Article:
JCU Welcomes Pino Musolino for a Talk on the Belt and Road Initiative

Professor Ieva Jākobsone Bellomi’s International Business class welcomed Mr. Pino Musolino, President (Chairman and CEO) at Autorità di Sistema Portuale del Mar Tirreno Centro Settentrionale – Porti di Roma e del Lazio, on March 9, 2022, to discuss the Chinese government’s activities in the scope of the Belt and Road Initiative (BRI).

Pino Musolino

Pino Musolino

In recent years, international trade dynamics have become more complex to define in light of governmental agreements that foster free trade. Today, geopolitical interests play a significant role in how trade and investments are directed. The Belt and Road Initiative (BRI) is the largest infrastructure project undertaken by an individual country, China, in the last decade.

When he was President of the Port of Venice, Musolino was a key player of the Italian Government in reaching an agreement for the Memorandum of Understanding (MOU) between the Republic of Italy and the People’s Republic of China in 2018. In the scope of the BRI, the MOU was expected to facilitate cooperation between the two countries by increasing investments in strategic transportation infrastructure projects in Italy.

Musolino highlighted that since the political ideological declaration in 2013 by Chinese President Xi Jinping, the Belt and Road Initiative has been adaptive in aligning the policies and needs of the Chinese Communist Party with the geopolitical and economic realities of the world. The ideological focus on connecting the Eurasian continent by strengthening trade routes has remained, however  the projects financed by the Chinese government have adapted to the geopolitical opportunities of the state’s interests. Chinese investments in Africa are located in coastal African countries, which ensures Chinese interests in African maritime trade routes. The African continent is expected to be the next manufacturing and economic growth hub, given that it is rich in natural resources.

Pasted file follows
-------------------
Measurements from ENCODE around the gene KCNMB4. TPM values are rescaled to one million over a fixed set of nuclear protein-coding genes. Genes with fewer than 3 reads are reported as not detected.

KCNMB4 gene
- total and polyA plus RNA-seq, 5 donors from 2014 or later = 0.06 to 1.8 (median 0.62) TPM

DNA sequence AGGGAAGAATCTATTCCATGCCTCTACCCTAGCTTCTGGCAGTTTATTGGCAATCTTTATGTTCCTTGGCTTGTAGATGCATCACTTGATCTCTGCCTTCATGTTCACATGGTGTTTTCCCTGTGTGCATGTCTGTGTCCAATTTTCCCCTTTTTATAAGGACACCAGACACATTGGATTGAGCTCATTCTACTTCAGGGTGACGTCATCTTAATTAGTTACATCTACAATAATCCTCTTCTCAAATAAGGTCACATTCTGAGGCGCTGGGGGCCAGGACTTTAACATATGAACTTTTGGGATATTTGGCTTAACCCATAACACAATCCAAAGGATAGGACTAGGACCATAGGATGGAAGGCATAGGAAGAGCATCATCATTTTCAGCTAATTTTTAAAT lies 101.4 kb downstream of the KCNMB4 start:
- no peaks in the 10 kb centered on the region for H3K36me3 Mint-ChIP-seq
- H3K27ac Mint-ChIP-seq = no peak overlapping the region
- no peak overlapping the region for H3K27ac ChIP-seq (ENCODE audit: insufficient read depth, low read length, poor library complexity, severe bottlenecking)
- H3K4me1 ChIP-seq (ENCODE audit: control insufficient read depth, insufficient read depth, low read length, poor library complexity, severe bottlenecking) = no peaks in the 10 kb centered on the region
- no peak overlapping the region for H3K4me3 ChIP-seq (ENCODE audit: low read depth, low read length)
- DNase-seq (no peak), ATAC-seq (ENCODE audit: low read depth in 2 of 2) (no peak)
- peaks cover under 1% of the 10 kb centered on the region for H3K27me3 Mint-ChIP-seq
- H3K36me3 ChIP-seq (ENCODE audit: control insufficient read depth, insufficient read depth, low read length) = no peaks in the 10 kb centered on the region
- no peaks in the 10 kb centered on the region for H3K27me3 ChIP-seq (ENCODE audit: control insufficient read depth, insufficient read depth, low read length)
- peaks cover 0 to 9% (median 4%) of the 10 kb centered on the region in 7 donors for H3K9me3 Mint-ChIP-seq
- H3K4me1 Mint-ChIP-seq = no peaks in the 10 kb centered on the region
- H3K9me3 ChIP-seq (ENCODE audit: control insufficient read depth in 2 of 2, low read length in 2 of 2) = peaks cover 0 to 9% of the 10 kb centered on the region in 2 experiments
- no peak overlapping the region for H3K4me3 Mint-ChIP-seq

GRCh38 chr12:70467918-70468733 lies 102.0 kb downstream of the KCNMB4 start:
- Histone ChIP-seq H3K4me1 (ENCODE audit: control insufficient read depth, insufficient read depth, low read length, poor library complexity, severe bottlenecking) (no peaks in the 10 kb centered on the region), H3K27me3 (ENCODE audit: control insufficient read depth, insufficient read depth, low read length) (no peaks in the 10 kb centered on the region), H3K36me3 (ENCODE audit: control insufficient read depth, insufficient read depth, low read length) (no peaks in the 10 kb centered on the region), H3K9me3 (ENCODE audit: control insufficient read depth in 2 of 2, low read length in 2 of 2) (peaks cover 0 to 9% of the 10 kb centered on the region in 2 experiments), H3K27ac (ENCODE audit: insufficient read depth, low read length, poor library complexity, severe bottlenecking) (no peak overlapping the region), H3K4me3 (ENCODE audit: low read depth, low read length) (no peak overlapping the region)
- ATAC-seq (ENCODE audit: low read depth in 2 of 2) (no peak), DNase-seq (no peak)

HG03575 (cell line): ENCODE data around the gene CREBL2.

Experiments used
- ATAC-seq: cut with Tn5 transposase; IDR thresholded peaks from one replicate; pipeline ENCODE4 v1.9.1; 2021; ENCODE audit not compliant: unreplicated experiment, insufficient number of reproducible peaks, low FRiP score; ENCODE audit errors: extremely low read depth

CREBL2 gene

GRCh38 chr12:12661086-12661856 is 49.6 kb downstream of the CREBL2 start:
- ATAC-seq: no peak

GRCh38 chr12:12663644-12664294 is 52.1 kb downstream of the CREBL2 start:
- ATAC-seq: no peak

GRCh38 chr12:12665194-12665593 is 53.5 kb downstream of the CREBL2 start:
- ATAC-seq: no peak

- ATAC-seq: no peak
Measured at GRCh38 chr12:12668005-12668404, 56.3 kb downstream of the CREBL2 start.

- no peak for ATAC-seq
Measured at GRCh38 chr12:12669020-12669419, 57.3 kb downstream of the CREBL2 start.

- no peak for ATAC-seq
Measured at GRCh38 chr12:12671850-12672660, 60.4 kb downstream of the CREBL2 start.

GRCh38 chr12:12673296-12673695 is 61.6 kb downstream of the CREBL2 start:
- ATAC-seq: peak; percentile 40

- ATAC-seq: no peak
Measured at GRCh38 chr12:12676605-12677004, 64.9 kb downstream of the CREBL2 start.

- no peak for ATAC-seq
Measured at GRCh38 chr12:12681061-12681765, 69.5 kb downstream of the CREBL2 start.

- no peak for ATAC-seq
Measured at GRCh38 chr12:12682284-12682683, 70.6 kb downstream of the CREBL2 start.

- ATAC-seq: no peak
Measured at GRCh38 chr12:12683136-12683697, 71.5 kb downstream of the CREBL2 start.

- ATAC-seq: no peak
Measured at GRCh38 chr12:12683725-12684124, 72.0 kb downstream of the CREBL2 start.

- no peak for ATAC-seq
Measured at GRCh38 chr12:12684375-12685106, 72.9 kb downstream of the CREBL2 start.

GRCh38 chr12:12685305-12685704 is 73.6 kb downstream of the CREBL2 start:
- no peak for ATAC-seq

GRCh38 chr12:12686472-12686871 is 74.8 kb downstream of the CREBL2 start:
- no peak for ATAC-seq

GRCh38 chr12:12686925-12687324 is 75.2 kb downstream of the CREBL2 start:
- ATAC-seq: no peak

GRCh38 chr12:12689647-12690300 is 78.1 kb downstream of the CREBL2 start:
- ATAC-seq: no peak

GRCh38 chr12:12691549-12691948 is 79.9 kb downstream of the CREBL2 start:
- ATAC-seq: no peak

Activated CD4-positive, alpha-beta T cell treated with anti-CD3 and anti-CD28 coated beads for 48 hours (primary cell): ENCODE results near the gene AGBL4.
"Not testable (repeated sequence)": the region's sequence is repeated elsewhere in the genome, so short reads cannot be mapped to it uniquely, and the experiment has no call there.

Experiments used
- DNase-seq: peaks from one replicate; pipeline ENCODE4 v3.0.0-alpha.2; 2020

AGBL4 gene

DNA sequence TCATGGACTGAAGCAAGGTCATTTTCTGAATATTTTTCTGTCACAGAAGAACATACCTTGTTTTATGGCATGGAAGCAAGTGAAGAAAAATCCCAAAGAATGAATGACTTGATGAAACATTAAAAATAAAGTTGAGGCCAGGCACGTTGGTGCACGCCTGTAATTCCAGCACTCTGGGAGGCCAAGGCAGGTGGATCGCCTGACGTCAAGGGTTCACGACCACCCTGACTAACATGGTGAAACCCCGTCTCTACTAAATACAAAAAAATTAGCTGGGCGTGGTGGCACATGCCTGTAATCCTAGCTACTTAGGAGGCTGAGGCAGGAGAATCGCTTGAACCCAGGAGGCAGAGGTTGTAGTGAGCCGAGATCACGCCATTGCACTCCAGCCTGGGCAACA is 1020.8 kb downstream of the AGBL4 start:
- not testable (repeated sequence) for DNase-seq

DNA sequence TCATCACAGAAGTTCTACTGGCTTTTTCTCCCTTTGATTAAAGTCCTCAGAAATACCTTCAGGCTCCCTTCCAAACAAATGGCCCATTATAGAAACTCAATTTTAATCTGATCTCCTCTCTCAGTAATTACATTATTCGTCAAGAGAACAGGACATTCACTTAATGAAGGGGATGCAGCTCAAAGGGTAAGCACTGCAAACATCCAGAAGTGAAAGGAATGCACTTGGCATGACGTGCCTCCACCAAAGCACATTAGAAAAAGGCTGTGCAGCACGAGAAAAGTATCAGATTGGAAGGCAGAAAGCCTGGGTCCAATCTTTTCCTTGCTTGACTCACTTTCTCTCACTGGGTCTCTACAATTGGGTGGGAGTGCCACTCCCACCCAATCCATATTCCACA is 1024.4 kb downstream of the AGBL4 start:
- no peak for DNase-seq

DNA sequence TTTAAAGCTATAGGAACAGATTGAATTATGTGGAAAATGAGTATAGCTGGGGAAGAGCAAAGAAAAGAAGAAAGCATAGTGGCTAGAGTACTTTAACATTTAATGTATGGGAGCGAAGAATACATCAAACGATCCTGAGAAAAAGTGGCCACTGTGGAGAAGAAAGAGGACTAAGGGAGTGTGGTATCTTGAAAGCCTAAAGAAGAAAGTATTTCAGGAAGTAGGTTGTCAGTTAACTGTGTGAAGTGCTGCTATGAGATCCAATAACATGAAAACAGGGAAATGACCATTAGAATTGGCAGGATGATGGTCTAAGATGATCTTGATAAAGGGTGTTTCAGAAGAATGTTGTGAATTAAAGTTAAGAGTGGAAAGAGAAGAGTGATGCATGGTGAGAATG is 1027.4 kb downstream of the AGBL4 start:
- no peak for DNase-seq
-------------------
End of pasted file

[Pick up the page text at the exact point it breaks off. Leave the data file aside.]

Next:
Musolino acknowledged that the idea of global power has been significant for centuries in the development of trade routes. From the second century BCE, the Silk Road connected China and Italy, which allowed Chinese silk and porcelain to flow to Europe. These same trade routes were traveled by Marco Polo. Historically, Europeans have had networked trade routes, which are replicated in the current European Union transportation networks.

Currently, there are more than 140 countries represented as official members of the Belt and Road Initiative. The Asian Infrastructure Investment Bank, established in 2015, provides financing to Chinese government approved infrastructure projects across trade and transportation routes. Musolino explained that approval criteria for financing the projects are unclear and not compliant with the transparency requirements for recipient countries. Furthermore, none of the projects can be considered financially and commercially viable, however the geopolitical interests of the Chinese government are important criteria for financing the developmental projects.

Referring to the trade wars that started in 2016, it is clear that the impact of Western democracies is weakening. As Musolino explained, the Belt and Road Initiative as such is neither good nor bad, but it is still advisable for Western democracies to strengthen their geopolitical positions. In response to this, the United States and the European Union have developed their own global economic development projects, which should be seen as complementary counterparts, not competitors, to the Belt and Road Initiative for a common goal of global prosperity.

The guest lecture was delivered as part of the Anima Mundi global lectures series, with the intent to expose students to different global perspectives and professional opinions to prepare them for careers in international settings.

Professor Jākobsone Bellomi will be teaching a new course on China’s Perspectives on Globalization and Business in Fall 2022.